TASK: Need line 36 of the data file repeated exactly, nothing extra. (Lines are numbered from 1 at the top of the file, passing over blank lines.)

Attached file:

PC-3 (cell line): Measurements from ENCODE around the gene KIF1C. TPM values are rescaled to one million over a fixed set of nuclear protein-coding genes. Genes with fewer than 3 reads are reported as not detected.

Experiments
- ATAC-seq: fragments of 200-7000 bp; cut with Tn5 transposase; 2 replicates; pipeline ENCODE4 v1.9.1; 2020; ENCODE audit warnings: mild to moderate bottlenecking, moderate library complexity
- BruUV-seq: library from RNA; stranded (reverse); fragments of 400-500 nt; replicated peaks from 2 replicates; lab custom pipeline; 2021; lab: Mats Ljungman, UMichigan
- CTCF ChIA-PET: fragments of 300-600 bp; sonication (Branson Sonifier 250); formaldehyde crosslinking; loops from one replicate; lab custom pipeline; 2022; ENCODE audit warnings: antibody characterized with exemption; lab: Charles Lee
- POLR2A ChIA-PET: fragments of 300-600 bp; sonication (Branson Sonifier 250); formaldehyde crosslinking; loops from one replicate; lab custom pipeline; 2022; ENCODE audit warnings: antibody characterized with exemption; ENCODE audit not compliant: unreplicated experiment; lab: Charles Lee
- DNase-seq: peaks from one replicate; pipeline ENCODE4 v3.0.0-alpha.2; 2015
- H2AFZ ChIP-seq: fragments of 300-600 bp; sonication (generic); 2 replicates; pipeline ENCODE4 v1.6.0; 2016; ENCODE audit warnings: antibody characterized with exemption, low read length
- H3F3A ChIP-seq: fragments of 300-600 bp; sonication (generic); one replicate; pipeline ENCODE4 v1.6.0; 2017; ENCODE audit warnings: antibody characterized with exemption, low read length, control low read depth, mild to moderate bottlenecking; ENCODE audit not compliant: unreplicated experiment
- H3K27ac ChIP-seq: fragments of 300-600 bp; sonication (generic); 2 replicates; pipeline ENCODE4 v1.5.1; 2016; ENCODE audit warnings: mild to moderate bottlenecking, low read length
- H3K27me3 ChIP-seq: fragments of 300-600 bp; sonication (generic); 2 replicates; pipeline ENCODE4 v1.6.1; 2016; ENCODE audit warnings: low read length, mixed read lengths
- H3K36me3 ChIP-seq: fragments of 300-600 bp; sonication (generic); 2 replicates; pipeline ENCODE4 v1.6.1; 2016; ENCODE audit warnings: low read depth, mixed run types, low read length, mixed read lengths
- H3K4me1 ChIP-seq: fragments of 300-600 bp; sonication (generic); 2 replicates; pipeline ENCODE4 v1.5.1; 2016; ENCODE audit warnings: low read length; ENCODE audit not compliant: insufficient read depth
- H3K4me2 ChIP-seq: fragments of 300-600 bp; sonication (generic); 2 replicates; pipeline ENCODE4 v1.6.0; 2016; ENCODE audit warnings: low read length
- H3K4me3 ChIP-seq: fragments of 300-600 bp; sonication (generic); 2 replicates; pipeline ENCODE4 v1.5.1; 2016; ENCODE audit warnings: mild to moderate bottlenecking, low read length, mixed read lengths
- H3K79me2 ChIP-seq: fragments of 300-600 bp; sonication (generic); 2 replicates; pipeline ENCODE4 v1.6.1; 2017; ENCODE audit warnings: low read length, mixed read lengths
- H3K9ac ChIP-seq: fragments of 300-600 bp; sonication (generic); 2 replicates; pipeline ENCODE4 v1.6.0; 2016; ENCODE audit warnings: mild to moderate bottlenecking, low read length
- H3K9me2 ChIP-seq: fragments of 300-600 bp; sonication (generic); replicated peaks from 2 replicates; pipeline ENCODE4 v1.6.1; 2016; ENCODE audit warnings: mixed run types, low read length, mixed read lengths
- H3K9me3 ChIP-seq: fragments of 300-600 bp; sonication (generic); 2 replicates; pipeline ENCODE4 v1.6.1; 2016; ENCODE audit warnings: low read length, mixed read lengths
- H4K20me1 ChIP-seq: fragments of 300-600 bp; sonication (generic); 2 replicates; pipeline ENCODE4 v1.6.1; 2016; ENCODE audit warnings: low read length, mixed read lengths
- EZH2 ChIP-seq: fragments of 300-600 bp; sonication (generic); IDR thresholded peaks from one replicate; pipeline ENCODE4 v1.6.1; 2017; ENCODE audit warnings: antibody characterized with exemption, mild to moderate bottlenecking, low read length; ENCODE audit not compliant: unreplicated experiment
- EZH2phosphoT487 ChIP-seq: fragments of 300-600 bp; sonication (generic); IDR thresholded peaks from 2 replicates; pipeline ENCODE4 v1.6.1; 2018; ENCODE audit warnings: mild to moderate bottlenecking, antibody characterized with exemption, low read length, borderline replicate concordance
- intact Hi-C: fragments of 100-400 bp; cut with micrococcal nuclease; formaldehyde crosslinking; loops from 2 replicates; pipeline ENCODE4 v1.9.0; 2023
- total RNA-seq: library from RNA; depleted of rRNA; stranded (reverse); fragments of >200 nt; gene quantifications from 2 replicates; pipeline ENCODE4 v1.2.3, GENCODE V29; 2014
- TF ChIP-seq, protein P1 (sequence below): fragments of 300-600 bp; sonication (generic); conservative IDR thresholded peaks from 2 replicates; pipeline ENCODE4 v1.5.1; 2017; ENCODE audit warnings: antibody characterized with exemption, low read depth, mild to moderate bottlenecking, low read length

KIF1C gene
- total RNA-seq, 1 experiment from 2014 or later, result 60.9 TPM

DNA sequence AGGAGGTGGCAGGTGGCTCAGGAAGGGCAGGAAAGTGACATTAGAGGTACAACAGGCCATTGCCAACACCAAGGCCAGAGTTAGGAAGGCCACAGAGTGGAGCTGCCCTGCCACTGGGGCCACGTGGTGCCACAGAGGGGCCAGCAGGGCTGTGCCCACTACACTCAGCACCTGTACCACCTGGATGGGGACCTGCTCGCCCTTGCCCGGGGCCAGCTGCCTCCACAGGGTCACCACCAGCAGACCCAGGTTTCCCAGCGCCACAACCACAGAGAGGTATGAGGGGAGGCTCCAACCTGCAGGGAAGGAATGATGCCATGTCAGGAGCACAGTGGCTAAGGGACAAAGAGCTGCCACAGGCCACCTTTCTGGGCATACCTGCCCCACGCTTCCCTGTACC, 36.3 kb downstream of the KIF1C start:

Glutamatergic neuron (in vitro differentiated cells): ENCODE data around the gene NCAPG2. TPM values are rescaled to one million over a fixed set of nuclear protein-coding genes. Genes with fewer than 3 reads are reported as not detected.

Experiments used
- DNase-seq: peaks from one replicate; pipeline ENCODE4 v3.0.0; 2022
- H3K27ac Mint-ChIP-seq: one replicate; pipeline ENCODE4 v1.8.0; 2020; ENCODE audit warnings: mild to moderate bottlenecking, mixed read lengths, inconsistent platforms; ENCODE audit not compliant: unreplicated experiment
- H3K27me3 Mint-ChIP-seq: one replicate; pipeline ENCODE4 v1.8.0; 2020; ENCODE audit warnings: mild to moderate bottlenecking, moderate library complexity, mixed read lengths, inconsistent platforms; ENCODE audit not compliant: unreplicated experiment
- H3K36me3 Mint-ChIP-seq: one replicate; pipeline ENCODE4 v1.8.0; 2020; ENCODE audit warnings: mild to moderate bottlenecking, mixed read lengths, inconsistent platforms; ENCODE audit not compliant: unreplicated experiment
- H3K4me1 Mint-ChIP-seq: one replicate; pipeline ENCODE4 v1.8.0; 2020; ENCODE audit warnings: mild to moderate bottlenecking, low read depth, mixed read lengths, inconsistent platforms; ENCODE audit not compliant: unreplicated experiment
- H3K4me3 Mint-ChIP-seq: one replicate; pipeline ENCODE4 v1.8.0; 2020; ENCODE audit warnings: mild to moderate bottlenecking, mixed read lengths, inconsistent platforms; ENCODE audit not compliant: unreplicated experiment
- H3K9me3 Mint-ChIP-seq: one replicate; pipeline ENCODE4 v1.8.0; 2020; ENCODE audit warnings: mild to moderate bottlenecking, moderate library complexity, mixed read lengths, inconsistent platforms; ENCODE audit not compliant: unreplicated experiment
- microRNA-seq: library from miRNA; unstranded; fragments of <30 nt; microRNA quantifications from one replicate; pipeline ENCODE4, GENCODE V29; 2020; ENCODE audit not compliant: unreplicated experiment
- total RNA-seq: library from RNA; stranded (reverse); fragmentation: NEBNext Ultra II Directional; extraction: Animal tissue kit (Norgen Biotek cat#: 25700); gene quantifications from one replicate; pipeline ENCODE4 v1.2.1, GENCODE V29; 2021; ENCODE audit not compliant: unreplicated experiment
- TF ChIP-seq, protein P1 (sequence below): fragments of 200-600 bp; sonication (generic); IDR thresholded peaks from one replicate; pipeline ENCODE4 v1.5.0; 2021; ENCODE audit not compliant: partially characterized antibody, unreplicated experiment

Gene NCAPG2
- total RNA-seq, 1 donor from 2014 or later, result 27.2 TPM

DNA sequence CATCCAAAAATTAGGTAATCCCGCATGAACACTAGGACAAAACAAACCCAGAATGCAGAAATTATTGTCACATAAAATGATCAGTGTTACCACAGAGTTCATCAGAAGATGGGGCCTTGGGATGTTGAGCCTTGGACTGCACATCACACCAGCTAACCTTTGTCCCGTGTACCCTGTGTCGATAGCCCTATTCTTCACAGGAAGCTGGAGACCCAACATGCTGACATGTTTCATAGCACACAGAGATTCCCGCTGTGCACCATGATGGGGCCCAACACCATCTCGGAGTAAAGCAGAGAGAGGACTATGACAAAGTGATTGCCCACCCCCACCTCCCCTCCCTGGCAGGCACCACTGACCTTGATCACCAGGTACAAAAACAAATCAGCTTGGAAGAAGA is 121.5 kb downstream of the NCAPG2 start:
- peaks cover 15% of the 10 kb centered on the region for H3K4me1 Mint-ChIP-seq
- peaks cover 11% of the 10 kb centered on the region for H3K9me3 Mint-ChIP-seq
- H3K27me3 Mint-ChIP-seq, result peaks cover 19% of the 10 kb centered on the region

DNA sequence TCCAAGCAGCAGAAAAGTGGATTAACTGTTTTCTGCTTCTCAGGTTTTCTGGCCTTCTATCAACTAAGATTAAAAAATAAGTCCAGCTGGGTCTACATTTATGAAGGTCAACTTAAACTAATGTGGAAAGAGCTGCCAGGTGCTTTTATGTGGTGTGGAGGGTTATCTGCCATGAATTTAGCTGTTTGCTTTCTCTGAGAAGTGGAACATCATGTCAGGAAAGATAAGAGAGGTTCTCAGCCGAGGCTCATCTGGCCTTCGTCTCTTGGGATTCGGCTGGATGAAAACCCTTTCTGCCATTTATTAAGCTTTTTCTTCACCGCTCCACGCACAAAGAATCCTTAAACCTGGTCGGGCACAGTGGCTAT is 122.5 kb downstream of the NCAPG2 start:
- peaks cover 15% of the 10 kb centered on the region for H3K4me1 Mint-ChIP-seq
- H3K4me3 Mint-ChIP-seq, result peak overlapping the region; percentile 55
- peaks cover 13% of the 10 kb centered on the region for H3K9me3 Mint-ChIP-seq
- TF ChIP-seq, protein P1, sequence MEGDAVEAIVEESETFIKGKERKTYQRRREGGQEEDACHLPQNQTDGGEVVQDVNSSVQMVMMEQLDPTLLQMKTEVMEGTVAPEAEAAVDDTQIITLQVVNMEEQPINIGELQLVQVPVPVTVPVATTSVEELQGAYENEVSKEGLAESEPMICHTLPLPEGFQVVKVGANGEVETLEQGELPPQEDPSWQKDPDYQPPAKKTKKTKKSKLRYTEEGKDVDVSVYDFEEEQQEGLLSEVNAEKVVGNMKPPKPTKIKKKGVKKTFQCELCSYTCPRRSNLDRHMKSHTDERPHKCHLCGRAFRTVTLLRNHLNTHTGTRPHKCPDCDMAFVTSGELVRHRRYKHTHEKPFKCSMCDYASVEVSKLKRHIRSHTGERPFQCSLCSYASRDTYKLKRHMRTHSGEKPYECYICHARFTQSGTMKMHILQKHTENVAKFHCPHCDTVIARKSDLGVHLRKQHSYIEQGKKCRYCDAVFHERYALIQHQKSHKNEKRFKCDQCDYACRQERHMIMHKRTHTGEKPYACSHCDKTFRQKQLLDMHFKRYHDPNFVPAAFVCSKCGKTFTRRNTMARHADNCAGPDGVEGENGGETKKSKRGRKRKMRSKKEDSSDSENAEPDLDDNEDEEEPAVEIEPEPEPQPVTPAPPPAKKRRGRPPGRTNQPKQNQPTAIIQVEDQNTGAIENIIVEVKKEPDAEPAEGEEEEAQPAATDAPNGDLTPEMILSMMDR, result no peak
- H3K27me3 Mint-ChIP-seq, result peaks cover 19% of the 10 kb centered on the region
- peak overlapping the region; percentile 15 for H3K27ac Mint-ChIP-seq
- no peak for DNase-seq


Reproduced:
- H3K4me3 Mint-ChIP-seq: one replicate; pipeline ENCODE4 v1.8.0; 2020; ENCODE audit warnings: mild to moderate bottlenecking, mixed read lengths, inconsistent platforms; ENCODE audit not compliant: unreplicated experiment